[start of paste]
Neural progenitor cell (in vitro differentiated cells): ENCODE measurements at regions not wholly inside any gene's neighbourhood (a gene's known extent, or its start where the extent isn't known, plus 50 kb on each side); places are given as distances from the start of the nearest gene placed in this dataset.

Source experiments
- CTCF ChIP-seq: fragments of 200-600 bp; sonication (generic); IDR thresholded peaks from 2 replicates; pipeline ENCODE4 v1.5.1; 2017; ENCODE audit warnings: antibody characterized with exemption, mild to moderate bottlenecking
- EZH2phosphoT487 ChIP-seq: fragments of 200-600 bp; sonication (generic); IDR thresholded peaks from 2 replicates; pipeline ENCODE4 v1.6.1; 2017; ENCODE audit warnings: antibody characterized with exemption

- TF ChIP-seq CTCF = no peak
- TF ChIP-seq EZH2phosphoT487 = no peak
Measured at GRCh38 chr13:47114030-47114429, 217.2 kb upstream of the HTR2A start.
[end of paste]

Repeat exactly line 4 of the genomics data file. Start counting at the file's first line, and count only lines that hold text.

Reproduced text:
- EZH2phosphoT487 ChIP-seq: fragments of 200-600 bp; sonication (generic); IDR thresholded peaks from 2 replicates; pipeline ENCODE4 v1.6.1; 2017; ENCODE audit warnings: antibody characterized with exemption